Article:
The Dominican Republic has been in the news recently because Sen. Robert Menendez, a New Jersey Democrat, who flew there twice in 2010 on the private plane of a friend and political donor, and failed to pay for the flights, faced allegations that he had engaged in sexual trysts with prostitutes in the Dominican Republic, which he vehemently denied.
Way before allegations surfaced against Senator Bob Menendez, the Dominican Republic had acquired a reputation as a sex tourism haven.
According to the most recent of the annual country reports released by the U.S. State Department, “child prostitution and other abuses of children, trafficking in persons” are among the criminal and social problems occurring in the Dominican Republic.
The report notes that, “Sex tourism existed throughout the country, particularly in Las Terrenas, Cabarete, Sosua, and Boca Chica.” And that while prostitution is legal in the Dominican Republi, child prostitution is illegal.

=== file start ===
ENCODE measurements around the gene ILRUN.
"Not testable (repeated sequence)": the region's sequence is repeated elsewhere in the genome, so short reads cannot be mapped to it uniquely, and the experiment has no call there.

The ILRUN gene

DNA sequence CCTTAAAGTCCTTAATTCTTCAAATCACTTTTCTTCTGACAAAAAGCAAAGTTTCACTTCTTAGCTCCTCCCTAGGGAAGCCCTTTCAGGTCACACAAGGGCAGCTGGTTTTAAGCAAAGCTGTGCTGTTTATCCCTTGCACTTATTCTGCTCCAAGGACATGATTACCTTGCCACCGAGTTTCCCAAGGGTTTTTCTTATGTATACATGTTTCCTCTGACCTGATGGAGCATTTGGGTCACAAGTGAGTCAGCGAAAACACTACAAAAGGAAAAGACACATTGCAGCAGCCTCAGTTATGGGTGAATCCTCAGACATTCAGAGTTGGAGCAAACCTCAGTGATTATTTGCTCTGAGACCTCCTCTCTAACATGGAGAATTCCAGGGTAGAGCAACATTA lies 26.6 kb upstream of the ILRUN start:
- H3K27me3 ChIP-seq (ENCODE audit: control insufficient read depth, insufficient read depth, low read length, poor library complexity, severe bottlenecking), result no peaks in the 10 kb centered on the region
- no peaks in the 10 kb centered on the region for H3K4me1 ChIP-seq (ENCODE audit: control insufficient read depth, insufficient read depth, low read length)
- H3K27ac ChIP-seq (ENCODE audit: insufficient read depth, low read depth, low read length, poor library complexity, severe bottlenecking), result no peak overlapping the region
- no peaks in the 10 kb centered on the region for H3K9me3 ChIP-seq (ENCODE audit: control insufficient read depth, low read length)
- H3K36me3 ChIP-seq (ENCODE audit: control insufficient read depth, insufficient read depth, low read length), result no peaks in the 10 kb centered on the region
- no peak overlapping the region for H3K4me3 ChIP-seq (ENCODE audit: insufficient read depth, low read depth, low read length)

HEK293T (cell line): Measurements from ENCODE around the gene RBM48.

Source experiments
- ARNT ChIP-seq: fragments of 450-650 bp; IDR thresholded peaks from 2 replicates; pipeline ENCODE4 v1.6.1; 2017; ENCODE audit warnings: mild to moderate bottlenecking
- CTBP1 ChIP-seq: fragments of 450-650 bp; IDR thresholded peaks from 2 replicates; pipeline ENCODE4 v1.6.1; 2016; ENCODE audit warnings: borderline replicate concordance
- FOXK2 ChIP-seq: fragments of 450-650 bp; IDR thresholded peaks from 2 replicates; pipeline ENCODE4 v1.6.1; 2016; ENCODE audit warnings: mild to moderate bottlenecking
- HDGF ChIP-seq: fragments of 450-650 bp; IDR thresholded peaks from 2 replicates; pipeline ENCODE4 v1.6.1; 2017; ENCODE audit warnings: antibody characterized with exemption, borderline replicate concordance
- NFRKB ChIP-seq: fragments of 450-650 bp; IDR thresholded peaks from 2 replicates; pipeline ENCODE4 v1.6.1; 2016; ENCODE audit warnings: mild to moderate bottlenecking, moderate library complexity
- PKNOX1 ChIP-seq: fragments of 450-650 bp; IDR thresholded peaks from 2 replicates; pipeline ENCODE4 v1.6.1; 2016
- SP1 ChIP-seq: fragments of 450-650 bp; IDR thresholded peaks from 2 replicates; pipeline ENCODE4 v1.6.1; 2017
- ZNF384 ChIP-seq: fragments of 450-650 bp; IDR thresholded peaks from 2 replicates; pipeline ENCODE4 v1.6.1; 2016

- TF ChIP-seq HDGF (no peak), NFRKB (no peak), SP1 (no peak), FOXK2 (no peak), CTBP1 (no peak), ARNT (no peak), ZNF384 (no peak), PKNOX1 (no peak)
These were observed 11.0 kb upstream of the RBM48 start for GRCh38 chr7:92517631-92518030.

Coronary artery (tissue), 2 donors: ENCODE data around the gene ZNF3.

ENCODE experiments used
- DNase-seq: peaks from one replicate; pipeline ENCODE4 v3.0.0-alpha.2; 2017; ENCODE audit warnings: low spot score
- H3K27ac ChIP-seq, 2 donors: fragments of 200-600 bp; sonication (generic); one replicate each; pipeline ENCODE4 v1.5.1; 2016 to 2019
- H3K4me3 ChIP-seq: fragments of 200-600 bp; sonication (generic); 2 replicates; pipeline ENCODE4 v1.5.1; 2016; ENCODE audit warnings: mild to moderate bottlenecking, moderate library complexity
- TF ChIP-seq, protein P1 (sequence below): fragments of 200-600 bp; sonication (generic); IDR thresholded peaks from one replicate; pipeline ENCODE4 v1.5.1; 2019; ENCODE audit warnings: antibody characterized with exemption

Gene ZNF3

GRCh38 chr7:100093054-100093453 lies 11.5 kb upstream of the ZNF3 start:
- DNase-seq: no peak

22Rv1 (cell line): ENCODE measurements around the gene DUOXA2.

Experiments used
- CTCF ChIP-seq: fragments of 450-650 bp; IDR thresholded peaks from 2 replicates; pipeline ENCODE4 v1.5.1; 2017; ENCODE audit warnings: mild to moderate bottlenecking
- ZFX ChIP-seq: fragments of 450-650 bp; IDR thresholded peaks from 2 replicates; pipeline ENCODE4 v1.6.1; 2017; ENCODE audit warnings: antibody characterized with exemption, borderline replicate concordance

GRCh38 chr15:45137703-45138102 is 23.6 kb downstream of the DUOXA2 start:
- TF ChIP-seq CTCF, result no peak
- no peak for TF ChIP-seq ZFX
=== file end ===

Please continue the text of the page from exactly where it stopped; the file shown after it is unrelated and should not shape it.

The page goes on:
The Dominican Republic, the most visited Caribbean nation, attracted 4.6 million visitors in 2012. Although renowned for its breathtaking scenery, pristine beaches and quality accommodation, many of these visitors were attracted to the Dominican Republic because sex tourism.
The Dominican Republic’s proximity to the United States and Europe, and its inexpensive travel packages, have made it a favored spot for sex tourism.
There are a wide range of options available, from 30 minutes with a woman in a small hotel for about US $40 to various packages often arranged privately via the internet.
“We’ve become known as a place where foreigners feel they can come and live out their fantasies,” according to former prostitute Jacqueline Montero, who now heads an organization that assists sex workers. “It’s not illegal. … It’s easy and, for tourists, it’s inexpensive.”